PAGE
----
Google is finding that launching an entirely new cell phone platform is taking longer than expected. When it first announced its Android mobile operating system, Google said the first Android phones would be available during the second half of this year. Now the mobile carriers that signed up as Android partners are pushing out their launches, with only T-Mobile still trying to get an Android phone out by the fourth quarter of this year. All the other carriers are pushing out their deployments until 2009. Reports the WSJ:
T-Mobile USA expects to deliver an Android-powered phone in the fourth period. But that launch is taking up so much of Google’s attention and resources that Sprint Nextel Corp., which had hoped to launch an Android phone this year, won’t be able to, a person familiar with the matter said.
China Mobile, the largest wireless carrier in the world with nearly 400 million subscriber accounts, had planned to launch an Android phone in the third quarter but it has run into issues that will likely delay the launch until late this year or early 2009, a person familiar with the matter says.
. . . AT&T Inc., the U.S. carrier for the iPhone, is still working with Google to determine if it is feasible to launch an Android phone.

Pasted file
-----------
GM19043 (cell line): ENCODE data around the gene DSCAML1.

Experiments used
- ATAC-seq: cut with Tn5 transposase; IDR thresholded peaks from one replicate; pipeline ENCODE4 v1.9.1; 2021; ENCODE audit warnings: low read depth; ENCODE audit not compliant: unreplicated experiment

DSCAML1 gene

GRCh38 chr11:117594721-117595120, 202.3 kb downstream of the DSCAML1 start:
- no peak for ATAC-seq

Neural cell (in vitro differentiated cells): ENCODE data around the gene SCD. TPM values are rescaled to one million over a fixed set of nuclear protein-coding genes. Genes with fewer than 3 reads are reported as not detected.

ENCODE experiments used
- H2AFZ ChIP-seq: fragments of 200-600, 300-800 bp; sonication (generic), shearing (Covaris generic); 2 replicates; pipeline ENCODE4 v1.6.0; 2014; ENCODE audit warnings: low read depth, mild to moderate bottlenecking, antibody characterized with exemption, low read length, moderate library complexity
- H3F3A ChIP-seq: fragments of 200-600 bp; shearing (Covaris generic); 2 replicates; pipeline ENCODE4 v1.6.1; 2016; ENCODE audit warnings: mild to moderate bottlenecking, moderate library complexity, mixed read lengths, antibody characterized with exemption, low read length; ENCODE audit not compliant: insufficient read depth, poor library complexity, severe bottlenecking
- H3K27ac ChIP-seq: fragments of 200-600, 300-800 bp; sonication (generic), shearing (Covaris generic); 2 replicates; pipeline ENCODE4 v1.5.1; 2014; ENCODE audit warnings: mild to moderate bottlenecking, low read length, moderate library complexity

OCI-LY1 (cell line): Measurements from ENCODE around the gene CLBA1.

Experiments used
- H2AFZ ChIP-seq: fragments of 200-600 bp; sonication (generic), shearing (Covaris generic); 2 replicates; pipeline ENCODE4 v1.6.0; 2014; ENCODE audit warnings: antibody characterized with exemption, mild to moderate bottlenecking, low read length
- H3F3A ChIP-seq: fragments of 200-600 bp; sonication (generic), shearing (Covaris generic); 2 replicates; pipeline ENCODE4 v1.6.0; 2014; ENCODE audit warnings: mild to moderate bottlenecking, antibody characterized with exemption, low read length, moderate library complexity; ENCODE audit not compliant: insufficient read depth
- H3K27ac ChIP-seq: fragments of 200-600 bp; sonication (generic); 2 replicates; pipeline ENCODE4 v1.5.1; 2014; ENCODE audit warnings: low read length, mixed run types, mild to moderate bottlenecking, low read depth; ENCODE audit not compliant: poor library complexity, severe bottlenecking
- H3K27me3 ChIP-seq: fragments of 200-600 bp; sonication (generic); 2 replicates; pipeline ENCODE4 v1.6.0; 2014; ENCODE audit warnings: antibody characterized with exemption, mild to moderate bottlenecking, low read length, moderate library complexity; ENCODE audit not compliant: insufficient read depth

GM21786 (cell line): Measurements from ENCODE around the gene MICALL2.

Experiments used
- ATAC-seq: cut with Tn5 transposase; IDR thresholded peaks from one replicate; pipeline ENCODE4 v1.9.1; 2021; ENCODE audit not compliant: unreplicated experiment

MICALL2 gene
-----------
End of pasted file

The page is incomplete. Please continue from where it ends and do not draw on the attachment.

Sprint wants to add its own bells and whistles to its Android service, and the recent management shakeup is not helping matters. China Mobile is having trouble getting Android to work with Chinese characters and integrating it into its existing data services.
By the time Android phones seriously hit the market next year, there will be more than 10 million iPhones and many more Blackberries and other smart phones to contend with. Android holds a lot of promise and is generating a lot of excitement among developers, who are already creating interesting mobile apps for the platform. But without phones in consumer’s hands, it won’t matter how cool Android is.
Getting Android right is immensely important to Google, which faces a huge platform shift as the mobile Web finally starts to take off. It needs to parlay its leading position on the Web today into a leading position on the mobile Web. And it cannot do that alone. The more players involved (carriers, developers, handset manufacturers), the greater the chance for delays or other hiccups. Contrast that with Apple’s approach to the iPhone, where it controls every aspect it can. Which platform will win in the end?